AP Photo/Steve Helber
Virginia Governor Ralph Northam is hoping to take some of the wind out of the sails of the Second Amendment Sanctuary movement in the state by proclaiming that he backs a grandfather clause in a pending ban on so-called “assault weapons.”
More than fifty counties, towns, and cities have passed resolutions vowing not to enforce unconstitutional gun control laws that are assured of passage in the next legislative session, and Northam’s statement is the first response we’ve seen from the governor’s office in regards to the movement. From the Virginia Mercury:
“In this case, the governor’s assault weapons ban will include a grandfather clause for individuals who already own assault weapons, with the requirement they register their weapons before the end of a designated grace period,” Northam spokeswoman Alena Yarmosky said in a statement Monday evening. “Additional details on this and all other bills will be announced prior to the start of the upcoming session.”
Though legislation for the 2020 General Assembly session is still being written, gun-rights supporters have directed a wave of outrage at an early draft of a bill filed by incoming Senate Majority Leader Dick Saslaw, D-Fairfax. Saslaw’s legislation would have made it a felony to possess a pistol, rifle or shotgun that falls under its “assault weapon” definition after the bill takes effect and didn’t appear to make any exceptions for gun owners who already have them.
In a brief phone interview Monday night, Saslaw said the bill he filed won’t be the main assault weapon proposal and will be amended at a later date. Asked about the governor’s support for grandfathering in existing weapons, Saslaw said “that would make sense.”
“I’m not going to lock up a large part of Virginia,” Saslaw said.
Color me unimpressed. If Saslaw wasn’t interested in locking up a large part of Virginia, then why did he introduce SB 16 without a grandfather clause?
This is just an attempt by anti-gun politicians to appear “reasonable” in the face of the wave of opposition to their gun control proposals, but I have bad news for Northam, Saslaw, and their allies in the legislature: it won’t work.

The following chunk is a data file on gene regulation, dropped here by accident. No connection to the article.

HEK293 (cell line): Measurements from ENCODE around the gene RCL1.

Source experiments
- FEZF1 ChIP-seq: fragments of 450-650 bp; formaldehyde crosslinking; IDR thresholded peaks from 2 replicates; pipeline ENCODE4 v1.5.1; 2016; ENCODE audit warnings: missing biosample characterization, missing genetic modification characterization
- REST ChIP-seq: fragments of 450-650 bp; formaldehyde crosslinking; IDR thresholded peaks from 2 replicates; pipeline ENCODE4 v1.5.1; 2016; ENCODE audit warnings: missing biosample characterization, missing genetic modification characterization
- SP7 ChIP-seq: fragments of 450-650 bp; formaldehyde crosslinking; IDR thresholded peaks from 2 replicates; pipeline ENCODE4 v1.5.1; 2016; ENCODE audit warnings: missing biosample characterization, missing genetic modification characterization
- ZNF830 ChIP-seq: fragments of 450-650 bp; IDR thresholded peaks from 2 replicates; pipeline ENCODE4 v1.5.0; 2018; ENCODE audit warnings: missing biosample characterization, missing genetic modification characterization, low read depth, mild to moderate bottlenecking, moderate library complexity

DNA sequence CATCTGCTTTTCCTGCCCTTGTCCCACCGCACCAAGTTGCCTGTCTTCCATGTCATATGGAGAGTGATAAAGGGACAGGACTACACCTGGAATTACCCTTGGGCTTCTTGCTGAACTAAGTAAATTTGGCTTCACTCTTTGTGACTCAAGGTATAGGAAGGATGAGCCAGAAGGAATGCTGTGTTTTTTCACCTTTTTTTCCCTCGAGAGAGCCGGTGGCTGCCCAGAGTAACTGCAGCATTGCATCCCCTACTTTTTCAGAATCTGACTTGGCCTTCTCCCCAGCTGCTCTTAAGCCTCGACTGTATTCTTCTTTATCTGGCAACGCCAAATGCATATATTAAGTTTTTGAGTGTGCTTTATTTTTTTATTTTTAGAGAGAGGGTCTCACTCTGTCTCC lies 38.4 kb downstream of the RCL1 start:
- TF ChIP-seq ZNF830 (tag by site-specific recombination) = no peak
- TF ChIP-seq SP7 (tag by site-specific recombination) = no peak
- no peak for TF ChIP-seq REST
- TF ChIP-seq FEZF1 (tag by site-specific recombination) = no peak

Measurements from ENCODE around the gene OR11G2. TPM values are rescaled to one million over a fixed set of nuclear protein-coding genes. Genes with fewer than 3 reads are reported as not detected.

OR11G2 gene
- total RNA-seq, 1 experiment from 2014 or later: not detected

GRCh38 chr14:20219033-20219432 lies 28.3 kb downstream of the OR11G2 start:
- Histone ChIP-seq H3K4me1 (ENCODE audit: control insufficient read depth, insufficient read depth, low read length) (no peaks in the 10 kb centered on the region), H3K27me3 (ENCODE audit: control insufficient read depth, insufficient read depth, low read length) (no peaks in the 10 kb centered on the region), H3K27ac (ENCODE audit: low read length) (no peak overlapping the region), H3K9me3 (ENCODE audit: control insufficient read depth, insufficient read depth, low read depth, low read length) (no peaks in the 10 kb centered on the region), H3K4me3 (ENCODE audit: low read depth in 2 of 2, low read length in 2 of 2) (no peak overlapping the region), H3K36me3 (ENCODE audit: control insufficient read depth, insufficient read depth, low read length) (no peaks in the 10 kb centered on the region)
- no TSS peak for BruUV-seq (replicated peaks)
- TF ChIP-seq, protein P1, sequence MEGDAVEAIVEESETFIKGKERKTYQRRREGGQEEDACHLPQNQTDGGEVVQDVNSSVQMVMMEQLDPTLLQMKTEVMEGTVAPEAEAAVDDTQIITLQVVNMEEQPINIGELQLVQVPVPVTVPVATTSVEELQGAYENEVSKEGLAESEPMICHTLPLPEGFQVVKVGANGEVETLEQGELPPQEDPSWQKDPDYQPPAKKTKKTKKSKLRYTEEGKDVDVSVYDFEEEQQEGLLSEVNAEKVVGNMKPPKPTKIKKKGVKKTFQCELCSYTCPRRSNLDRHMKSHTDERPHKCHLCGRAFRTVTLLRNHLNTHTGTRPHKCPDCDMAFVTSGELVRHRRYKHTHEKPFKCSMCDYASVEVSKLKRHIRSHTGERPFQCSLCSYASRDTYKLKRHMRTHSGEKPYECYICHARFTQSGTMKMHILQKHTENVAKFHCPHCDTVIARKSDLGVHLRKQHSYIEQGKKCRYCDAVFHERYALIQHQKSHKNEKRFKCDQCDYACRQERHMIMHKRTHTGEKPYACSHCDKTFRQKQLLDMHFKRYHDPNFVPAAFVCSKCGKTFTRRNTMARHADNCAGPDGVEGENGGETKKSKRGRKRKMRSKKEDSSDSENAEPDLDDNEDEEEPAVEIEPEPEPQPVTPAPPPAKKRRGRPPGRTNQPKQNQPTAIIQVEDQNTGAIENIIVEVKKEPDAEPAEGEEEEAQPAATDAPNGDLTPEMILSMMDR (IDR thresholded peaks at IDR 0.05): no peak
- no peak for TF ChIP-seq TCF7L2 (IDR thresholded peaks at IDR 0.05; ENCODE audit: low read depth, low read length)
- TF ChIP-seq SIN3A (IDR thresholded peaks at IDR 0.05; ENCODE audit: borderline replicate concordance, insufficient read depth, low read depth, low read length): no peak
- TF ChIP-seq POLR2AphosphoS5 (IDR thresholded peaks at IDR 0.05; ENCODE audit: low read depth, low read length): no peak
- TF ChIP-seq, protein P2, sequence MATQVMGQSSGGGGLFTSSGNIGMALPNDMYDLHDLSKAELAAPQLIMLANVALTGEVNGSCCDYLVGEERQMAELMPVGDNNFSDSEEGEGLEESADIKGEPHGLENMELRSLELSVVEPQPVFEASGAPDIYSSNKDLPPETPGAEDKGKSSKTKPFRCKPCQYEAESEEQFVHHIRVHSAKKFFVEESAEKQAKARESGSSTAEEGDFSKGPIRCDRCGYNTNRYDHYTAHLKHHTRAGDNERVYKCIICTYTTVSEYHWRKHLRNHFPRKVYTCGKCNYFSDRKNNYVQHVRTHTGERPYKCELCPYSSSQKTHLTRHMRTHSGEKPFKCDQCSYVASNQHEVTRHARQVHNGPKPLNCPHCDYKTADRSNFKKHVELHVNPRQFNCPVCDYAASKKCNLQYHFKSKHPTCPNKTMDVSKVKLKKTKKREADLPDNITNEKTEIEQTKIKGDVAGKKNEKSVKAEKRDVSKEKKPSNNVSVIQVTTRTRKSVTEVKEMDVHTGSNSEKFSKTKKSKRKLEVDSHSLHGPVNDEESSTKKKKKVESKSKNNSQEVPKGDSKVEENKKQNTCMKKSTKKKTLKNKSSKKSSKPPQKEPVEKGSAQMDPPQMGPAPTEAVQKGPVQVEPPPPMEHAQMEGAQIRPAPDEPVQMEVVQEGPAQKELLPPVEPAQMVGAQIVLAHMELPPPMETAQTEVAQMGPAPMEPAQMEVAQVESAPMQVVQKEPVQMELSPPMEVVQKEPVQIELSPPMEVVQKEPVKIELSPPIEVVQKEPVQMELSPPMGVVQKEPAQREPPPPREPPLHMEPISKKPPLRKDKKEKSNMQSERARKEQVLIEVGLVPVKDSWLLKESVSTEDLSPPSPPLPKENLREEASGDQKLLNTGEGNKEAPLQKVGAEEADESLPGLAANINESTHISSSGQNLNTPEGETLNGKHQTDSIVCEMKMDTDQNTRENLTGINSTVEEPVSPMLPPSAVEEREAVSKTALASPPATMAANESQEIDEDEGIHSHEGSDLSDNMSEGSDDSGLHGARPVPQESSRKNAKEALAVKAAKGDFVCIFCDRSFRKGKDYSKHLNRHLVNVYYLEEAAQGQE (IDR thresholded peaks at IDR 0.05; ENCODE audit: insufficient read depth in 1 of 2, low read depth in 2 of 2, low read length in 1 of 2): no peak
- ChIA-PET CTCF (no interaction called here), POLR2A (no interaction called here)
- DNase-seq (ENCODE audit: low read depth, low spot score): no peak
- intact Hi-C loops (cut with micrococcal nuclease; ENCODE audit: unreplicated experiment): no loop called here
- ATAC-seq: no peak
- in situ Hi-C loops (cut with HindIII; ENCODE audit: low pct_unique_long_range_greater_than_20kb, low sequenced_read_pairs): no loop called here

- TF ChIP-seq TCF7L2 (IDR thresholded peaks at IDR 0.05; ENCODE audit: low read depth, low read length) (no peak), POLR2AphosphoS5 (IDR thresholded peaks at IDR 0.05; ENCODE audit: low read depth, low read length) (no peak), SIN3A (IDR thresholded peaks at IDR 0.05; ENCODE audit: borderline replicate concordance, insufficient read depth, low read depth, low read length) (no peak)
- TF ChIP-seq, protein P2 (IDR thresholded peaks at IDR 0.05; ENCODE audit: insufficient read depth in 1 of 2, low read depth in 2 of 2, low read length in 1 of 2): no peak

The Second Amendment Sanctuary movement isn’t a response to one particular piece of legislation, nor will gun owners be mollified by a law that “allows” them to maintain possession of their legally owned firearms as long as they register them with the state.
In an email to supporters Monday, the Virginia Citizens Defense League, the staunchly pro-gun group fueling the gun sanctuary movement in the state, said Saslaw’s bill was “a bridge too far” and was likely to be swapped out for something that included a grandfather clause. But the group made clear that it will continue to oppose any assault weapon ban and reject anything presented as a compromise.
“Who are WE to negotiate away the right of future generations to own AR-15s, or their equivalent, and magazines of whatever capacity they want?,” the VCDL email said. “Who are WE to give away the right of future generations to protect themselves from criminals or from a government that’s gone tyrannical, just so we can selfishly have our guns and magazines now?”
We also know that once gun control advocates put a gun ban on the books, they have a tendency to revisit the law in later legislative sessions to make it more and more restrictive. California, for instance, has revised their “assault weapons ban” multiple times since it was first put on the books in the late 1990’s, and every time the law has made it more difficult for residents to legally own the most commonly sold rifle in the country today.
Northam’s gun ban is just one of several proposals that gun owners are concerned about. Senator Saslaw’s SB 22 rations gun purchases to one-per-monht, while SB 18 would make it a crime for a parent to allow their 17-year old daughter to access a firearm in self-defense without direct adult supervision.
Then there’s the so-called “red flag” law that will be introduced in the next session of the legislature, requiring sheriffs to confiscate firearms from individuals deemed to be a danger to themselves or others by a judge, though the individual in question will not be allowed to present their side of the case before an order is issued. We haven’t seen specific “red flag” language introduced yet for the 2020 session, but the red flag legislation that was voted down earlier this year by the Republican-controlled legislature would have allowed for the seizure of firearms based on a low standard of “probable cause”, as well as seizing guns a full two weeks before an individual subject to an “Emergency Substantial Risk Order” gets their day in court.
Virginia’s governor and his anti-gun allies in the legislature are clearly concerned about the Second Amendment Sanctuary movement sweeping the state, but gun owners aren’t going to be satisfied with their rights being slightly less infringed than they expected. The only thing that’s changed as a result of Northam’s proclamation about a grandfather clause is his public stance, not the hearts and minds of Second Amendment supporters in the state.